- Associated Press - Sunday, November 14, 2010

LOS ANGELES | Will Lynch is looking for justice in an unusual way. Charged with savagely beating the priest he says molested him as a child, he plans to try to use his trial to publicly shame the Rev. Jerold Lindner in court.

Law experts say he faces an uphill battle. However, priest-abuse victims are cheering Mr. Lynch on and offering to donate to his defense fund.

“Somebody needs to be a face for this abuse, and I’m prepared to put myself on the line,” Mr. Lynch told the Associated Press in the first interview since his arrest last month. “There’s nothing they can take from me that they haven’t already taken.”

Mr. Lynch is accused of luring Father Lindner to the lobby of a retirement home in May and beating him bloody in front of horrified witnesses. Mr. Lynch, 43, did not enter a plea at an arraignment on an assault charge Friday. Another hearing was set for next month.

Mr. Lynch accuses the 65-year-old Jesuit priest of sexually abusing him and his younger brother in 1975 during weekend camping trips in the Santa Cruz Mountains. The boys, 7 and 4 at the time, were raped and forced to have oral sex with each other while Father Lindner watched, Mr. Lynch said.

Father Lindner has repeatedly denied abusing anyone and has never been criminally charged. He hung up last Wednesday when the AP called him for comment.

In a deposition in the late 1990s, Father Lindner said he didn’t recall Mr. Lynch or his brother, though the siblings received $625,000 in a 1998 confidential settlement with the Jesuits for purported abuse by the priest.

Mr. Lynch says memories of the priest have tormented him for years, and he struggled through alcohol abuse, depression, nightmares and divorce. He tried to commit suicide twice and told the Los Angeles Times in 2002 that he often thought about confronting Father Lindner.

Authorities say Mr. Lynch acted on that fantasy when he attacked the priest on May 10 after the cleric failed to recognize him at the Jesuits’ Sacred Heart retirement home in Los Gatos. Father Lindner has recovered from the attack.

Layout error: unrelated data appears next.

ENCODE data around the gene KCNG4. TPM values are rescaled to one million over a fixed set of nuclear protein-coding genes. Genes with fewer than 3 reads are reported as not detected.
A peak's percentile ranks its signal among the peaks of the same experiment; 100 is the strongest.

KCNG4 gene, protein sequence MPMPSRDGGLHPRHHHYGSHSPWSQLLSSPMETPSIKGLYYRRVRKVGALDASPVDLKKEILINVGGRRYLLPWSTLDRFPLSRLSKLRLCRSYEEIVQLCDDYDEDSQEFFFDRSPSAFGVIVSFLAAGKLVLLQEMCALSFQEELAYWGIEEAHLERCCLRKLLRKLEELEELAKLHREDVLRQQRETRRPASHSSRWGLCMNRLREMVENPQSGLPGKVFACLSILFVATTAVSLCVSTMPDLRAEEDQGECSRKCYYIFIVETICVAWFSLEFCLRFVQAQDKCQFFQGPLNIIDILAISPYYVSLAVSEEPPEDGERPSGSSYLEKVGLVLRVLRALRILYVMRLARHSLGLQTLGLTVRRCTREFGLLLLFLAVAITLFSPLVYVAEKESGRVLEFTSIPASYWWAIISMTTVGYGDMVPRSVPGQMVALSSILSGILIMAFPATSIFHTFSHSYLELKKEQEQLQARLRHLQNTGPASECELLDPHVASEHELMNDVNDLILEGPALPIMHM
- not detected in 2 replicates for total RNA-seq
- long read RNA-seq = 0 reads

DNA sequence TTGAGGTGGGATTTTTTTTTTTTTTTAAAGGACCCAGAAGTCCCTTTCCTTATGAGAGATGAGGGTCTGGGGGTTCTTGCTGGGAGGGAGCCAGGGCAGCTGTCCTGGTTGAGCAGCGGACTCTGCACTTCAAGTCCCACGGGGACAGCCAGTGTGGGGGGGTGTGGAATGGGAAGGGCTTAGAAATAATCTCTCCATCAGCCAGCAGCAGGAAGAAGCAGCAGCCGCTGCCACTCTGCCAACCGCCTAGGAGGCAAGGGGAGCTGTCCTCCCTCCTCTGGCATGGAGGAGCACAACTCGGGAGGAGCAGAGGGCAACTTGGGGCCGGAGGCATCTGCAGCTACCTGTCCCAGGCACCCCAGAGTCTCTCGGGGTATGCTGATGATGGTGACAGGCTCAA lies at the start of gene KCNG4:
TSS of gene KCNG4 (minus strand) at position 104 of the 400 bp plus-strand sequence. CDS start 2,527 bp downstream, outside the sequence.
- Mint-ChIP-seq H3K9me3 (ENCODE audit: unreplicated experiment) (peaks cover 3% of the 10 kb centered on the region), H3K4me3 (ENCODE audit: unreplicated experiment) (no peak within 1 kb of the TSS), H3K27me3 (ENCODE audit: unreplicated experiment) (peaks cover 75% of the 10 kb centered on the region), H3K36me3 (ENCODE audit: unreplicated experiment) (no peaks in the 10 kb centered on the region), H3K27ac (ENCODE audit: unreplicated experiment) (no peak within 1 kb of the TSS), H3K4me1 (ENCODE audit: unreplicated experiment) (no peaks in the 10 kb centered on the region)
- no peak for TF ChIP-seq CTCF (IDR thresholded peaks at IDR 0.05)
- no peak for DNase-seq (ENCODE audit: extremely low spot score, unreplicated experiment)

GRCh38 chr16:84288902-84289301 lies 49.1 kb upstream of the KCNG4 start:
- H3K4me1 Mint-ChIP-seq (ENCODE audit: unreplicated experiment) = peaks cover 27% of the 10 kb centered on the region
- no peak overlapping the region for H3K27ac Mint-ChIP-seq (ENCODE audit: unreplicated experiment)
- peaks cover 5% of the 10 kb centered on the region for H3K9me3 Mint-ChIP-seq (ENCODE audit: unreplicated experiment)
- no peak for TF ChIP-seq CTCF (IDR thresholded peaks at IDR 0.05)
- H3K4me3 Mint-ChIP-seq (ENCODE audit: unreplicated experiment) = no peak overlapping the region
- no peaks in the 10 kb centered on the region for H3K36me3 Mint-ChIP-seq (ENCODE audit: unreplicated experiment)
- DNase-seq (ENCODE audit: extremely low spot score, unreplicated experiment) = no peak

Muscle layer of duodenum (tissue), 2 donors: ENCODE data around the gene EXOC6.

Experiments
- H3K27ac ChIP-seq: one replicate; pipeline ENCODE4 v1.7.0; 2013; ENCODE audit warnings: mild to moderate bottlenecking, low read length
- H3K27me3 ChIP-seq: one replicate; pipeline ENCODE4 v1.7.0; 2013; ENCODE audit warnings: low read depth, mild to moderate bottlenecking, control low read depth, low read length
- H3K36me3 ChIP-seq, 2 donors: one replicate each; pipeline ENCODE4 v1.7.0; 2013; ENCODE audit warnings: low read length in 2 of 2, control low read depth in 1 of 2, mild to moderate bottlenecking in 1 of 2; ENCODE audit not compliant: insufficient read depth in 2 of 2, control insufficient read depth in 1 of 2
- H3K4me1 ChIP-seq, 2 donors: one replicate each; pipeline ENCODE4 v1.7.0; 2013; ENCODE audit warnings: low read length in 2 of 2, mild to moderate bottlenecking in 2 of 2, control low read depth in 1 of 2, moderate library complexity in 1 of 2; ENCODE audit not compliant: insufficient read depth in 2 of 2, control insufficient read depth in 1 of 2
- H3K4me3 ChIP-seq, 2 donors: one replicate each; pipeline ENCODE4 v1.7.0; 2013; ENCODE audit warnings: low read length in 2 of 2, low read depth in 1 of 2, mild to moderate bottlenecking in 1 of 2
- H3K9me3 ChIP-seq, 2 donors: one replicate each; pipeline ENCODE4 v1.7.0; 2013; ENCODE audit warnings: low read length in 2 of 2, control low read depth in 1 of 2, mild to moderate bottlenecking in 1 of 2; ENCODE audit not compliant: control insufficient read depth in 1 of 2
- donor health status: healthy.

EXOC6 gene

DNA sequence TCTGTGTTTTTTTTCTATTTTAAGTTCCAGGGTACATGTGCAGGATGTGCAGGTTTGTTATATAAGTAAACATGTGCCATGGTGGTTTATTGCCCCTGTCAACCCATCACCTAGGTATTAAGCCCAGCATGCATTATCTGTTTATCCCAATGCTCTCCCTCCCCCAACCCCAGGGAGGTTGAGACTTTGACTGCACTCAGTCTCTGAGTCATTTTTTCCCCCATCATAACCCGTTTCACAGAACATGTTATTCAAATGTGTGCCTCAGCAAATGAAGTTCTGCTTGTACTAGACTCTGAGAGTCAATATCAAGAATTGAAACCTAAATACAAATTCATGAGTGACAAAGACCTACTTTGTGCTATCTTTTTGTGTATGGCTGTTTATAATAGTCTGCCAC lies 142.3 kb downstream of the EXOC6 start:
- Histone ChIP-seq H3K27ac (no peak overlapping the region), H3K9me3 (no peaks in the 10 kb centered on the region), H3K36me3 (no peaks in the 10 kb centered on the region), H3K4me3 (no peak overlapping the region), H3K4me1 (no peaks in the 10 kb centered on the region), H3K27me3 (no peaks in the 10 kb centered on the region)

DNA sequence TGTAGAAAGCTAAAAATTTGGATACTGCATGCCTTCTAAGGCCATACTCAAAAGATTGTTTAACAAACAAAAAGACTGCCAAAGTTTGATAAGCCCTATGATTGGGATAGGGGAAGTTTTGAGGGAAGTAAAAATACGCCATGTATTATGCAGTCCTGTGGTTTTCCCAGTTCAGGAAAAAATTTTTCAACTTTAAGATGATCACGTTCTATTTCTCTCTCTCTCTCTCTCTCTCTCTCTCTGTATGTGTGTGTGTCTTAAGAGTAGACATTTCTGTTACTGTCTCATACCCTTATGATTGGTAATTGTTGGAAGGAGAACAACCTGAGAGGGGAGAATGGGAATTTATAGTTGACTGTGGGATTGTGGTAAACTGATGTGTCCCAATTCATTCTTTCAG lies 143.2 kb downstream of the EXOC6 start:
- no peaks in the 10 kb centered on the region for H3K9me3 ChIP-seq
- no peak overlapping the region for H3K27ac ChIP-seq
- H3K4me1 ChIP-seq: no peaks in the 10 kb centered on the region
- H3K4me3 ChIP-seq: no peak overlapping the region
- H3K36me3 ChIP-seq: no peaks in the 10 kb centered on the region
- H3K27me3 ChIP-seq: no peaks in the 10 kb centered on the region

Mr. Lynch refused to discuss the beating in the AP interview last week. However, he said he hopes to use his case to bring attention to Father Lindner’s purported abuse, as well as to heighten awareness of clergy sex abuse and encourage other victims to come forward.

Outside the court Friday, several dozen friends and family members gathered to support Mr. Lynch.

“He took my faith, he took my innocence, he took my sense of self,” Mr. Lynch said of Father Lindner. “He raped me, he tortured me, he violated me in every single way, and he completely changed who I was supposed to be forever.”

“I think there’s an opportunity here with this media attention that I can possibly … help people seek justice,” Mr. Lynch said.

Investigators say they have strong evidence that Mr. Lynch carried out the beating. However, defense attorney Pat Harris has countered by suggesting that the priest had many victims and enemies, and that any number of people could have attacked him. At least 10 people have accused Father Lindner of molestation, including family members.

Mr. Harris says that could allow the defense to bring the priest’s other accusers as witnesses in a trial that would portray Mr. Lynch as a sympathetic victim.

Experts say that is unlikely.

“I can understand why he might believe that this might be a good method of shedding light on what happened years ago, but it’s unlikely that at trial the evidence of the alleged abuse would be admitted,” said Rebecca Lonergan, a former federal and state prosecutor who now teaches law at the University of Southern California’s Gould School of Law.

“The law does not allow you to go and assault somebody who did something to you 35 years ago.”

Prosecutor Vicki Gemetti with the Santa Clara County District Attorney’s Office declined to comment on the case.

The Rev. John McGarry, of the Jesuits of the California Province, said the abuse allegations against Father Lindner had already been aired publicly.

“The allegations against Rev. Lindner are well-documented, and the issue the judge is dealing with now is the assault that took place on our property,” Father McGarry said.

The Los Angeles County District Attorney’s Office investigated Father Lindner eight years ago for purportedly molesting his brother’s children years before. But those allegations fell outside the statute of limitations, said William Hodgman, a deputy district attorney, and the probe was dropped when other possible victims refused to cooperate.

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